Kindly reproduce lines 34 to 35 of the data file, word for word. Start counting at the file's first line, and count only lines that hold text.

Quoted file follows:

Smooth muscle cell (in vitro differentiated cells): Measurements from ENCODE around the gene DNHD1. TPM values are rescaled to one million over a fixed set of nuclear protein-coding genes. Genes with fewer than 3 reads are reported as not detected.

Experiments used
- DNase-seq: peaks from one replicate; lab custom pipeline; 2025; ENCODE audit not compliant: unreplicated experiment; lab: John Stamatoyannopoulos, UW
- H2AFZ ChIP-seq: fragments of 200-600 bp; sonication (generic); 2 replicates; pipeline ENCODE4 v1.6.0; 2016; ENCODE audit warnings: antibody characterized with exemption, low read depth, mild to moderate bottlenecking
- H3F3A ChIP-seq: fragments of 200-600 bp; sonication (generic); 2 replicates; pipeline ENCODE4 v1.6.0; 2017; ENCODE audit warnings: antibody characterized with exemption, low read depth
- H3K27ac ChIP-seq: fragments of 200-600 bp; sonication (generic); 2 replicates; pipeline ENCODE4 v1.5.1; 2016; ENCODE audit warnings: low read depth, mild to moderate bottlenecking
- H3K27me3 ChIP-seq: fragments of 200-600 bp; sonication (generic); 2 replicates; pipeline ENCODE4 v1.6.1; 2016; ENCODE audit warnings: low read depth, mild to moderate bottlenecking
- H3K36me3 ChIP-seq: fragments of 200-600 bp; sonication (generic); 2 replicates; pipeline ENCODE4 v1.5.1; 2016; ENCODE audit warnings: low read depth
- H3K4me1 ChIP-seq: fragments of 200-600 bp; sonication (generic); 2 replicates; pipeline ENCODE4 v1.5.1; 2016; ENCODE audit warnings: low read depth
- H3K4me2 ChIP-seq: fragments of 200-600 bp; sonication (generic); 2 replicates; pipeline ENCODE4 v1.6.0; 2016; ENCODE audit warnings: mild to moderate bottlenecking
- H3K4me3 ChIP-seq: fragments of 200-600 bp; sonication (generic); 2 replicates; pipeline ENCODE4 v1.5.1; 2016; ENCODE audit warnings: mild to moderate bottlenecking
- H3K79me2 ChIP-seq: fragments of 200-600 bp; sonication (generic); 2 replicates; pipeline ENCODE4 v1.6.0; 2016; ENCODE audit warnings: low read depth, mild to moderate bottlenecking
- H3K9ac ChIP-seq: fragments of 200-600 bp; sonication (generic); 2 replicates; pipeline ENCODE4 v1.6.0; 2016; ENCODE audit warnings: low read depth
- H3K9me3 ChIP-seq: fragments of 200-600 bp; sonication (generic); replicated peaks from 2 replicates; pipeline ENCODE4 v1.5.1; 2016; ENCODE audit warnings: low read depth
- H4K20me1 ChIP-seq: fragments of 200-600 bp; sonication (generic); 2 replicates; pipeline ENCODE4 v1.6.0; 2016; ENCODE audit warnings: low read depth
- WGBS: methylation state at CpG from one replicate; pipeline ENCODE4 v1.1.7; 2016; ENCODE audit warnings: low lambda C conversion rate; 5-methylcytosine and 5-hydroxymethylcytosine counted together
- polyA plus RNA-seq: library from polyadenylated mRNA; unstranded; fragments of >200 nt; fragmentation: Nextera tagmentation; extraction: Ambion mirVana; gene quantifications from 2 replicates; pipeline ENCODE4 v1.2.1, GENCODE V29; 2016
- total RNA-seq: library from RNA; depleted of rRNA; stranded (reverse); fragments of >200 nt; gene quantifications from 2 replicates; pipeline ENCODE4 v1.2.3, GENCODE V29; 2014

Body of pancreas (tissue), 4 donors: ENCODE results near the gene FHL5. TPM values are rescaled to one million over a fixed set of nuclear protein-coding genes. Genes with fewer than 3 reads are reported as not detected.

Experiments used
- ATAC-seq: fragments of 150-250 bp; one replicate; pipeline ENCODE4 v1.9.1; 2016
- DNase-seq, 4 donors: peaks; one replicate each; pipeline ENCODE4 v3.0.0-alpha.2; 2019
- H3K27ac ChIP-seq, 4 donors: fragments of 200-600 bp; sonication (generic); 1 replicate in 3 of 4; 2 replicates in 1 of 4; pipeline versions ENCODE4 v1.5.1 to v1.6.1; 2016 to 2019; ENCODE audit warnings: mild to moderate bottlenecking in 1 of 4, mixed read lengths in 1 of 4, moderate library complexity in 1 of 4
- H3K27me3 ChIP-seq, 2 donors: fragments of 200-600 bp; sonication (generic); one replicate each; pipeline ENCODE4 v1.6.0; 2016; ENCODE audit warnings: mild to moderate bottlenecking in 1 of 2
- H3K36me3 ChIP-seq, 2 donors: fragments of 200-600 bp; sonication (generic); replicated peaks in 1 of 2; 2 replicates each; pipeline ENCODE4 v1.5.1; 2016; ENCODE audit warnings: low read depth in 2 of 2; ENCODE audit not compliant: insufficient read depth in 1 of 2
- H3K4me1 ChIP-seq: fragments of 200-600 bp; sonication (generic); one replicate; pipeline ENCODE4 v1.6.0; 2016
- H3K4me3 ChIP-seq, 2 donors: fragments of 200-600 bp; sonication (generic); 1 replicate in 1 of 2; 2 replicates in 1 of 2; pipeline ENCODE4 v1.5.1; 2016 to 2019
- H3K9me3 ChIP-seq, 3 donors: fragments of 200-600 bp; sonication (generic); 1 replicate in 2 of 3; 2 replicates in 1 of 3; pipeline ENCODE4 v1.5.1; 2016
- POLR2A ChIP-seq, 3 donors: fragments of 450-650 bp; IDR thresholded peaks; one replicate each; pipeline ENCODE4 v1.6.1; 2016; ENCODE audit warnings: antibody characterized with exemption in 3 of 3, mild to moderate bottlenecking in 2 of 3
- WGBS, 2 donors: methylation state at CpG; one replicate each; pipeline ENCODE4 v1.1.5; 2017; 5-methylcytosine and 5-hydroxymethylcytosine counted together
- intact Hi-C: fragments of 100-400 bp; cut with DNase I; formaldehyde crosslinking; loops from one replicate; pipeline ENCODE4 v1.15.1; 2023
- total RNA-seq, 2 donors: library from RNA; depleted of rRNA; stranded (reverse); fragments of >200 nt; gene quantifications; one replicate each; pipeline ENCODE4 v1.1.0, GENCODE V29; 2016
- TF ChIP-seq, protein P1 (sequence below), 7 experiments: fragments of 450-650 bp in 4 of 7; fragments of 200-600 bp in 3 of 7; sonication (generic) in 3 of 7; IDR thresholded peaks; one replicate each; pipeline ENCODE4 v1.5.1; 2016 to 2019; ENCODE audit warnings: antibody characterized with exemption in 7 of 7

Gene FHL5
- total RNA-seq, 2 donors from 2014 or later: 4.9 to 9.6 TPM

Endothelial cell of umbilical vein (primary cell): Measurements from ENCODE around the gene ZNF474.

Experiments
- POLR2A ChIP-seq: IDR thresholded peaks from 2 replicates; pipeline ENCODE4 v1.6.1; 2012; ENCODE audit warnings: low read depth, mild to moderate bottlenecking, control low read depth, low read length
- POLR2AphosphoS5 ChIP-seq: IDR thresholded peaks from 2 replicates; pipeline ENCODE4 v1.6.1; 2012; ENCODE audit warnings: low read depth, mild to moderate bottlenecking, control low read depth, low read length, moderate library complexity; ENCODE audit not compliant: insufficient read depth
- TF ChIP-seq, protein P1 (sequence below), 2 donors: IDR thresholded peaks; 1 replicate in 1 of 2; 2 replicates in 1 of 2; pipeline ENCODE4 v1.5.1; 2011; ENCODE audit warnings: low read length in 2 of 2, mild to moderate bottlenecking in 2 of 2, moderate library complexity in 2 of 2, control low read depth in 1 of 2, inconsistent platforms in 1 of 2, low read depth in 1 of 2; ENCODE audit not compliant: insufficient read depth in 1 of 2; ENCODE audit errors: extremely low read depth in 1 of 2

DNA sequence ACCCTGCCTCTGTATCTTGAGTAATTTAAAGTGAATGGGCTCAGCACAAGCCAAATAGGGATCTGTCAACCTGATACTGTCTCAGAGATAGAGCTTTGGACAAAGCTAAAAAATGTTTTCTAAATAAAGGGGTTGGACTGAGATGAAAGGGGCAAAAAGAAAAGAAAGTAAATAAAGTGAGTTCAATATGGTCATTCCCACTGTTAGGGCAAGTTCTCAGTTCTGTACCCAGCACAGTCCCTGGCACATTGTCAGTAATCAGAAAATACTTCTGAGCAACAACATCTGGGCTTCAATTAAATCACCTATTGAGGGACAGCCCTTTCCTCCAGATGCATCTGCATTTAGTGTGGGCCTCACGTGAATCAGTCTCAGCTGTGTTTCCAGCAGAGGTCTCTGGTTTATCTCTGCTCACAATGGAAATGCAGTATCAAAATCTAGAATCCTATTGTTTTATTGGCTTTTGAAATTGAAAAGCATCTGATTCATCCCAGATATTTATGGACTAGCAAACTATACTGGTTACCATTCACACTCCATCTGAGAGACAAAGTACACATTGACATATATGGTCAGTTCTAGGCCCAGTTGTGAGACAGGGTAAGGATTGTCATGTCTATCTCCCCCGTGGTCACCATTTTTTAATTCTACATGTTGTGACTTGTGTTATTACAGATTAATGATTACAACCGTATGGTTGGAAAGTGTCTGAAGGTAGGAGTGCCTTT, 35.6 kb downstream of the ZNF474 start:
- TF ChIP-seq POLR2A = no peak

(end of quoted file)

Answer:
Gene FHL5
- total RNA-seq, 2 donors from 2014 or later: 4.9 to 9.6 TPM